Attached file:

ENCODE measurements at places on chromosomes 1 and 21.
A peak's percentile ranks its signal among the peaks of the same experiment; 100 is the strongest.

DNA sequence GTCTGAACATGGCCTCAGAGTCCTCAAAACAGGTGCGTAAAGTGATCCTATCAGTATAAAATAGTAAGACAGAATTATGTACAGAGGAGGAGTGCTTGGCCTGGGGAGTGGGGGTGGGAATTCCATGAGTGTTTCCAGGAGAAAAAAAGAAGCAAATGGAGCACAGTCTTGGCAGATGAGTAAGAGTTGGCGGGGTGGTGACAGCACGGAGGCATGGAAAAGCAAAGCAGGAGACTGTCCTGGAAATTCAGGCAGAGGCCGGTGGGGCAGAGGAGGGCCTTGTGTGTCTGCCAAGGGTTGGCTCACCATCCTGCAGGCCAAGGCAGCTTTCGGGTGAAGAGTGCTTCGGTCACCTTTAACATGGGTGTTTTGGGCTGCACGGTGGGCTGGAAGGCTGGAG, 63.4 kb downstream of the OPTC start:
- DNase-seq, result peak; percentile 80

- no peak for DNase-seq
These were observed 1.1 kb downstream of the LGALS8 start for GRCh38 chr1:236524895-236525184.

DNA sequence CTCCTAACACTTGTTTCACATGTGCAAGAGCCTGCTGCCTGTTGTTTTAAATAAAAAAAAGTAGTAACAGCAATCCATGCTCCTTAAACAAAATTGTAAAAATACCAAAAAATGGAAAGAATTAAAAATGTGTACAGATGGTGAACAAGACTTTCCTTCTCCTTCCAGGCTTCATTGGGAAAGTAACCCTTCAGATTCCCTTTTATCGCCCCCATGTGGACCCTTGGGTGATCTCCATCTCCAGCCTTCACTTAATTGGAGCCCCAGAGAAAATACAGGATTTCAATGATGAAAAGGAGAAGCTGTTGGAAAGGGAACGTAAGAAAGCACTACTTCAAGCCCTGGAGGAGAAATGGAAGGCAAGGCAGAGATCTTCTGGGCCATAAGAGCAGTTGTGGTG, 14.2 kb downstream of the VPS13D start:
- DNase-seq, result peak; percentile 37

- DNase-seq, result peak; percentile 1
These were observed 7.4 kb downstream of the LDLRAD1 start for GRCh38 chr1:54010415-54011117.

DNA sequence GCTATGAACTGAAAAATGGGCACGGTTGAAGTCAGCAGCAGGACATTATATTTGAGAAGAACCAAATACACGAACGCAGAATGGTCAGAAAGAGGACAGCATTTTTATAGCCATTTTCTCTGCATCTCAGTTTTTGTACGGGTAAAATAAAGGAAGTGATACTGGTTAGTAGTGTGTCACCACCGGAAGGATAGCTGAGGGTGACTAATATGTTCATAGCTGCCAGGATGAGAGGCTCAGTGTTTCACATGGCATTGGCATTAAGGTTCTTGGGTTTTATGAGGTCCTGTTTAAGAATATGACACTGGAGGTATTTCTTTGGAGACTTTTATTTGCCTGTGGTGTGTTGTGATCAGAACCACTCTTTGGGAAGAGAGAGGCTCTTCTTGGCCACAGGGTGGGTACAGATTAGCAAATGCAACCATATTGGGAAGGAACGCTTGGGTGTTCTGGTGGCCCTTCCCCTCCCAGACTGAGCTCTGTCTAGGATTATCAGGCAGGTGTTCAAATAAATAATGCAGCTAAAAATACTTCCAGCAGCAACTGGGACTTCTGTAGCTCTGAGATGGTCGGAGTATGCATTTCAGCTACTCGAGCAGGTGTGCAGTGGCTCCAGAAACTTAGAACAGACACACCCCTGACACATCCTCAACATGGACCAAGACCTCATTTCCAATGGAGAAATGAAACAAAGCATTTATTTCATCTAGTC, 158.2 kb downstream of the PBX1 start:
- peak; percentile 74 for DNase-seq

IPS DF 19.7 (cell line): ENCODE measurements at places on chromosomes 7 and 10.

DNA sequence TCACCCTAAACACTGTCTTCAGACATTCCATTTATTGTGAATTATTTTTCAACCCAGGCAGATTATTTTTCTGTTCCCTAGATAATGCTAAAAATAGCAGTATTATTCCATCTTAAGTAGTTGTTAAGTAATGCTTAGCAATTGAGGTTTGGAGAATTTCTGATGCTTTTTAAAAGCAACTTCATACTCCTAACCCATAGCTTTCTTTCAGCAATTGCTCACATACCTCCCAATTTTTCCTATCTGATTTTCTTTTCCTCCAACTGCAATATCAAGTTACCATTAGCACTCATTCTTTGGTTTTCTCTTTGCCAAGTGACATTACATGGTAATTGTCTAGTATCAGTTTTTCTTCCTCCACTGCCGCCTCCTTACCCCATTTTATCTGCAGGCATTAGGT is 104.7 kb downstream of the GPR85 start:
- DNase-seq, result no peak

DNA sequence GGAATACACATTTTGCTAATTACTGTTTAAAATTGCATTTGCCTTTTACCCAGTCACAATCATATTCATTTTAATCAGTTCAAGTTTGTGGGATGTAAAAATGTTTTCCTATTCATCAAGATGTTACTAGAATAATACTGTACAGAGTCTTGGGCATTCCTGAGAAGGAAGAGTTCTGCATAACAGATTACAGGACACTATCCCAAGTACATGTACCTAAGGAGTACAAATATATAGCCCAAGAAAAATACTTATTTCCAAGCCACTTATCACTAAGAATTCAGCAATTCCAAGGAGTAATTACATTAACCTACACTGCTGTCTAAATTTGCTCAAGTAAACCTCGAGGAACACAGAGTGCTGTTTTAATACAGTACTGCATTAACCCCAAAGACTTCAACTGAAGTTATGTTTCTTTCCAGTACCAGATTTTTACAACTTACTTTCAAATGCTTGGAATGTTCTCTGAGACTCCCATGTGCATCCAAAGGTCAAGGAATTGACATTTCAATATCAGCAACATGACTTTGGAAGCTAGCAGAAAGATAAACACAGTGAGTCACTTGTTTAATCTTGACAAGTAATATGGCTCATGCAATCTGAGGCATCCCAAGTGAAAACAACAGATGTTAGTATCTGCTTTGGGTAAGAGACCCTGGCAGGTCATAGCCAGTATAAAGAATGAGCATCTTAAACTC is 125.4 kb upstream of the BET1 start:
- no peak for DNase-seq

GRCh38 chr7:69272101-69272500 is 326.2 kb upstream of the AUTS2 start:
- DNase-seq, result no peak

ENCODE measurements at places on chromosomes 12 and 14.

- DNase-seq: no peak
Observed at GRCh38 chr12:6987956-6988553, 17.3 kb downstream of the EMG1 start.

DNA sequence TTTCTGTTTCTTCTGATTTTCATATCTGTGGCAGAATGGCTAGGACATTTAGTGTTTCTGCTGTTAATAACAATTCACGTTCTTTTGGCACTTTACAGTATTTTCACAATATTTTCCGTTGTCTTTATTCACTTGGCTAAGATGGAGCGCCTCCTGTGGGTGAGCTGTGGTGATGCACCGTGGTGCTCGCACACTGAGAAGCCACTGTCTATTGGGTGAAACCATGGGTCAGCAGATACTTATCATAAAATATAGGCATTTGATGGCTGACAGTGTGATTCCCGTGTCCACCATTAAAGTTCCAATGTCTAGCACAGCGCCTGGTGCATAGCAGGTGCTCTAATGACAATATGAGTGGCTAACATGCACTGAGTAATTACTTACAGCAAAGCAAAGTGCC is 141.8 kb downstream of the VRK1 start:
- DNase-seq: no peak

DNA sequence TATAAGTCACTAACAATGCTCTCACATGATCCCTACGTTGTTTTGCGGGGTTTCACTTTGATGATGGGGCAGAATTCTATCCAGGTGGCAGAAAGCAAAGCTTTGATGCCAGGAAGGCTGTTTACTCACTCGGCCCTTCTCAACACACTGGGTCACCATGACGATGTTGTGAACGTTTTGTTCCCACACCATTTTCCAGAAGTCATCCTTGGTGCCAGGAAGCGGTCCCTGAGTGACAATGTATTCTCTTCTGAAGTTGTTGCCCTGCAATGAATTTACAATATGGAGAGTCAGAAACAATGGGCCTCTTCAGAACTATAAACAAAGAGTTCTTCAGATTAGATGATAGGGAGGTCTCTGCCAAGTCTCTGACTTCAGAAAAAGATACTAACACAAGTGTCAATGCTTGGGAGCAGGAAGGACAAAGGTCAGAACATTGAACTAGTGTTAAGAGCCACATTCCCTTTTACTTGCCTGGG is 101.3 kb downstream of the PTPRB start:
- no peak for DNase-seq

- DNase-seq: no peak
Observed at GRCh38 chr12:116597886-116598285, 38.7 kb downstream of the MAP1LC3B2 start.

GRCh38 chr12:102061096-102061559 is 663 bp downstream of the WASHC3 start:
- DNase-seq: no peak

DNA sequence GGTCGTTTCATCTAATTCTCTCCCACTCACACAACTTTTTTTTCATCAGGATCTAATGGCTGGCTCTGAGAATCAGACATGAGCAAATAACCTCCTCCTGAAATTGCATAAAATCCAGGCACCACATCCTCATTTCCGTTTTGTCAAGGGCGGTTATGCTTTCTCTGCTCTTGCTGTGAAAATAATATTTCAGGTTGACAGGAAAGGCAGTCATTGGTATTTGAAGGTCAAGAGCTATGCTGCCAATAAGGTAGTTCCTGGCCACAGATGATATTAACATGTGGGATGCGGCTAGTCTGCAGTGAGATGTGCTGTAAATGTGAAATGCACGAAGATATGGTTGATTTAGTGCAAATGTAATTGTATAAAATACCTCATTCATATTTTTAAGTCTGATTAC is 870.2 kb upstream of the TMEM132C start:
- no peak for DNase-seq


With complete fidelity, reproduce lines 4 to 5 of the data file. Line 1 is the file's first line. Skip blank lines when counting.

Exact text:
- DNase-seq, result peak; percentile 80

- no peak for DNase-seq